World Bulletin / News Desk
Angola on Friday declared the end of a yellow fever outbreak that killed at least 400 people, after an emergency United Nations vaccination campaign covering 25 million people.
Officials said no new cases had been reported in Angola since June after the mass vaccination campaign was launched in both countries.
The World Health Organisation (WHO) described it as the world's worst yellow fever outbreak in a generation.
"Since June 23 that Angola has not registered new epidemic cases of yellow fever, everything is under control and it is finished," Health Minister Luis Sambo told a press conference in Luanda.
Last month WHO said the outbreak in Angola and DR Congo was "coming to a close" after more than 7,300 suspected cases and a vaccination effort involving 41,000 volunteers.
There is no specific treatment for yellow fever, a viral haemorrhagic disease transmitted mainly by the same species of mosquito that also spreads Zika and dengue.
Yellow fever vaccinations are routinely recommended for travellers to Angola, though the country had not previously seen a significant outbreak since 1986.
WHO has warned of future outbreaks in Africa due to increased urbanisation as transmission rates are higher in densely populated areas.
The idea came to Olivia Koburongo, 26, after her grandmother fell ill, and was moved from hospital to hospital before being properly diagnosed with pneumonia.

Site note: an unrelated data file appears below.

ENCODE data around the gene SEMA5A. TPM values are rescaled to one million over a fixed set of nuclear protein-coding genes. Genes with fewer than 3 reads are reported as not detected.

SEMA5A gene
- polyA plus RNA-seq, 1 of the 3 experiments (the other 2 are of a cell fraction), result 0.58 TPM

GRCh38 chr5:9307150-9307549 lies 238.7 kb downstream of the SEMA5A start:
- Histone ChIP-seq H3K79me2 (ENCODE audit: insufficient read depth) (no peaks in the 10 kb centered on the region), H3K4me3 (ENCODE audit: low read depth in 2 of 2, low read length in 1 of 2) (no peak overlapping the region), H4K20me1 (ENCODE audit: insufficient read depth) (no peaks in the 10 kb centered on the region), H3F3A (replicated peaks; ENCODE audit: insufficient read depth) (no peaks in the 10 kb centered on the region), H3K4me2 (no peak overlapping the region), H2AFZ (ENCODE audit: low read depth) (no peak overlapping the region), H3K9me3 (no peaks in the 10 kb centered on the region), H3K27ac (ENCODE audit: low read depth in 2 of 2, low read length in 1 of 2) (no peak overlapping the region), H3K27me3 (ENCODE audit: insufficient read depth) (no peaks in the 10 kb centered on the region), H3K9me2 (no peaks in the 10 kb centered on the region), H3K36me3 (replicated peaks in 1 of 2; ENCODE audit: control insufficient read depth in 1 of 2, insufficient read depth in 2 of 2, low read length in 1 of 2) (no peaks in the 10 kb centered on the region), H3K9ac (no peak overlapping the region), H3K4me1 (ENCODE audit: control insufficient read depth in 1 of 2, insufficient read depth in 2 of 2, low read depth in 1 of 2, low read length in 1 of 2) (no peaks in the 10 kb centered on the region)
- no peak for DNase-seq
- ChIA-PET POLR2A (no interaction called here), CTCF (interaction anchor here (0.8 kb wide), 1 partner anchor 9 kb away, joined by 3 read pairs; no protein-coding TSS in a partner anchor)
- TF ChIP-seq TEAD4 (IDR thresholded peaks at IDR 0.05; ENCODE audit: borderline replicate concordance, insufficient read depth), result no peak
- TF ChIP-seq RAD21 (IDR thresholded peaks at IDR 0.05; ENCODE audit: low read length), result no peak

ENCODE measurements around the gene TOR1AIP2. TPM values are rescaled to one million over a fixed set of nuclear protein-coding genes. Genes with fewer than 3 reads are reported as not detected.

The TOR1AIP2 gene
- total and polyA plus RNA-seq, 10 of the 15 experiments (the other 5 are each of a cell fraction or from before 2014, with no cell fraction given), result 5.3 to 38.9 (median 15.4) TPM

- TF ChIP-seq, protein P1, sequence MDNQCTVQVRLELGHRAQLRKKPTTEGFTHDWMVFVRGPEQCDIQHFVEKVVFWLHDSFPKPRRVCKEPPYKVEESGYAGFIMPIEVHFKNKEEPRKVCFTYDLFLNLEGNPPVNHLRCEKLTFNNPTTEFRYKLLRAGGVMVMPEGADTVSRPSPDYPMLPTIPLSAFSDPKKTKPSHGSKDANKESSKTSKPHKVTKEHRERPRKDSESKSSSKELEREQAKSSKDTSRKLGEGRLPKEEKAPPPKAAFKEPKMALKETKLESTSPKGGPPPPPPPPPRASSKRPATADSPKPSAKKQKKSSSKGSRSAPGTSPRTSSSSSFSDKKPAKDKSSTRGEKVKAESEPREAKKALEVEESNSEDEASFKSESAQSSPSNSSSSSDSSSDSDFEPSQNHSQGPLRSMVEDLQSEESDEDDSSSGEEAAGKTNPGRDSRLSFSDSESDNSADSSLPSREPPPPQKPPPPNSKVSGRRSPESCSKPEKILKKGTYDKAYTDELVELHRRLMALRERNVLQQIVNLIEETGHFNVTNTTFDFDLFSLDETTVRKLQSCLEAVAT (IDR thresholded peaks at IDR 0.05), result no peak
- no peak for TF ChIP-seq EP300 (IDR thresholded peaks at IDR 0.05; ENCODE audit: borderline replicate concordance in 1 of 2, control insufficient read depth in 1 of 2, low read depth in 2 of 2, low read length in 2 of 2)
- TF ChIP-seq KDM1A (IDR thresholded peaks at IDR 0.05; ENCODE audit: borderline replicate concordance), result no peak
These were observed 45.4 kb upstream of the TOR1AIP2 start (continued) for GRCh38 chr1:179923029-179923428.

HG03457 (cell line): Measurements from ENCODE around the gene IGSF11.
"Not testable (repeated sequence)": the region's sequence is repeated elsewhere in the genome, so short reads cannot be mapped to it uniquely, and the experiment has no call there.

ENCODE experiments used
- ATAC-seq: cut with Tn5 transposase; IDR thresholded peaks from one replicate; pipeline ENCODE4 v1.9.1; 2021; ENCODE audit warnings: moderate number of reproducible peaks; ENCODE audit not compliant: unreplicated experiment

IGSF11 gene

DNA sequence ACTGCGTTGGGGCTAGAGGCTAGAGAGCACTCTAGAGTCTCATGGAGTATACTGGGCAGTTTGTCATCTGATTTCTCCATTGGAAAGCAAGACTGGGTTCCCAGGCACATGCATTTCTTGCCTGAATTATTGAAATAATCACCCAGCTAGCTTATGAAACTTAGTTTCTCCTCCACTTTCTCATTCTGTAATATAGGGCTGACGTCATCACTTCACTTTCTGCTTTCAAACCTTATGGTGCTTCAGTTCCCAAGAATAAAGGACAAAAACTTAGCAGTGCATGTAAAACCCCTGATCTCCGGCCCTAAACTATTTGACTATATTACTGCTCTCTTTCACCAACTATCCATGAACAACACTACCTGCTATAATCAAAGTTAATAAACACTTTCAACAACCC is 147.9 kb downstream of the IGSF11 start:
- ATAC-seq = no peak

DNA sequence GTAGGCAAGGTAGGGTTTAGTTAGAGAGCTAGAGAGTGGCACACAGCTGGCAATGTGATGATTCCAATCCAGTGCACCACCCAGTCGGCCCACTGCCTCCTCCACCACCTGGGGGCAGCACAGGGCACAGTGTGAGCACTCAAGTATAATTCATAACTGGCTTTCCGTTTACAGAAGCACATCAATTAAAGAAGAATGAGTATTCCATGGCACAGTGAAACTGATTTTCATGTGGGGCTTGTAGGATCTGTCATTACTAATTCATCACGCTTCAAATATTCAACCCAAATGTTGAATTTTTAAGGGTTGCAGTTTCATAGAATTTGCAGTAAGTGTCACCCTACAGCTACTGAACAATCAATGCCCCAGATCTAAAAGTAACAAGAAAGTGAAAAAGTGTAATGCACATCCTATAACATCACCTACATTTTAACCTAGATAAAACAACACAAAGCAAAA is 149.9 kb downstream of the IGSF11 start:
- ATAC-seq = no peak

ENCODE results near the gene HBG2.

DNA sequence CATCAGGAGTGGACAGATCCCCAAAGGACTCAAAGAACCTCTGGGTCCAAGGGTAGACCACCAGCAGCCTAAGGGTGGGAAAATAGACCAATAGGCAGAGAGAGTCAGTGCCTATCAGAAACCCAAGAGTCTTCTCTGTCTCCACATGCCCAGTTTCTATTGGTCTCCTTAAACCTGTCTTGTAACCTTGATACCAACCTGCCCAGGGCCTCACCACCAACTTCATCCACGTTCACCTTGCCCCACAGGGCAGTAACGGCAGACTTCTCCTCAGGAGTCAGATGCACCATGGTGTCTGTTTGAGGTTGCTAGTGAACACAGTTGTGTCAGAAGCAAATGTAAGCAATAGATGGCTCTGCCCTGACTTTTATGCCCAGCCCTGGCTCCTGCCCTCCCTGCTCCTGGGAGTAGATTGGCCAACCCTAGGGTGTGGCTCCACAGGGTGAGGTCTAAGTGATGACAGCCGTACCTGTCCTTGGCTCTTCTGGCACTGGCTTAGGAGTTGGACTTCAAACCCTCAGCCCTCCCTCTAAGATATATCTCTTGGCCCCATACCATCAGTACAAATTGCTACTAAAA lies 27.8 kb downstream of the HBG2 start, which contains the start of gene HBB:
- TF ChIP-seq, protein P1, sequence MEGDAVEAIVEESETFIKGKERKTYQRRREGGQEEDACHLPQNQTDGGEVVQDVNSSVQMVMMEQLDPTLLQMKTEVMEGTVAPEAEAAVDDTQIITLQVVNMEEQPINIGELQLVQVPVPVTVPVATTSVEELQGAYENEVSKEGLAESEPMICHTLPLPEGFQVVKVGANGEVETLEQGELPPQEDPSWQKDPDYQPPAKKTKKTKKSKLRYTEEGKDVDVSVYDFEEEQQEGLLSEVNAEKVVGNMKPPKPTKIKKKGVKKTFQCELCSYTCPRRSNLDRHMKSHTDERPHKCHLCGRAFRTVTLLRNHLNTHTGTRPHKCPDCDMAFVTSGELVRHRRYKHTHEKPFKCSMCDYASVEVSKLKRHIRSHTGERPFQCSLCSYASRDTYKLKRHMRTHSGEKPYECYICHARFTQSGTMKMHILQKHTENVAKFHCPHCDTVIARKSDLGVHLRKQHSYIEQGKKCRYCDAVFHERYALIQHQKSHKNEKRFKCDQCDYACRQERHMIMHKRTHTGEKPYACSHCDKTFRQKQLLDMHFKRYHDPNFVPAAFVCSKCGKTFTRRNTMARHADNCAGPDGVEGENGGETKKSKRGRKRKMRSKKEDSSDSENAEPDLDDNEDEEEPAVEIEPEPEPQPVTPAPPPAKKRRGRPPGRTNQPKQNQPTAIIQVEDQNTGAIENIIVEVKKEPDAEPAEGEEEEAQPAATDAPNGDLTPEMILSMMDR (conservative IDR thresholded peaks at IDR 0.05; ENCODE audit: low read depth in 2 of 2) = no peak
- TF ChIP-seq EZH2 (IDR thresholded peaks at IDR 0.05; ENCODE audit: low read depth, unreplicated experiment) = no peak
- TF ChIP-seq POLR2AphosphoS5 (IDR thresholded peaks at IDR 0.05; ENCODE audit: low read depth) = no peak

In the far-reaching health scandal, breast implants were later found to contain substandard, industrial-grade silicone gel that was seven times cheaper than medical-grade silicone.
Device eliminates risk of deadly blood clots; need for blood thinners
A new initiative will help transform readiness of countries against virus breakouts like those seen in Guinea, Liberia and Sierra Leone
Protest in Nairobi sees hundreds take to streets to back doctors' pay demands
The Arctic Council's recently released Arctic Resilience Report has shown how the Arctic is to specific abrupt environmental changes resulting from climate change and human activity: essentially, "tipping points".
Irrawaddy dolphins can be found in rivers, lakes and seas across southern Asia, from the northwest Bay of Bengal, in India, to the south of Indonesia but are now being killed by rogue gangs
Singaporean Seah Chiang Nee, a former newspaper editor, died aged 76 in a local hospital on Saturday, his wife Patricia Wong said. He was hospitalised in July.
Renault reacted with a statement saying that its cars "are not equipped with cheating software affecting anti-pollution systems."
Worldwide tobacco use causes loss of $1 trillion and six million lives annually, says World Health Organization
China now owns five of the six largest solar module manufacturing firms in the world, according to the report.
Some 7.7 million new cases of dementia are reported every year, with Alzheimer's disease being the most common cause and contributing to 60–70% of cases.
Funding is critical to support the humanitarian needs of the poorest country in the Americas, said Mourad Wahba, the deputy special representative for the UN's stabilization mission in Haiti.
Conservationists estimate that more than 20,000 elephants were killed for their ivory last year, with similar tolls in previous years. The WWF campaign group says 415,000 of the animals remain.
Spanish police enforce severe restrictions on traffic in the capital as health fears grow over air pollution
The outbreak erupted in December last year in the slums of the capital Luanda, spreading to 16 of Angola's 18 provinces and into neighbouring Democratic Republic of Congo.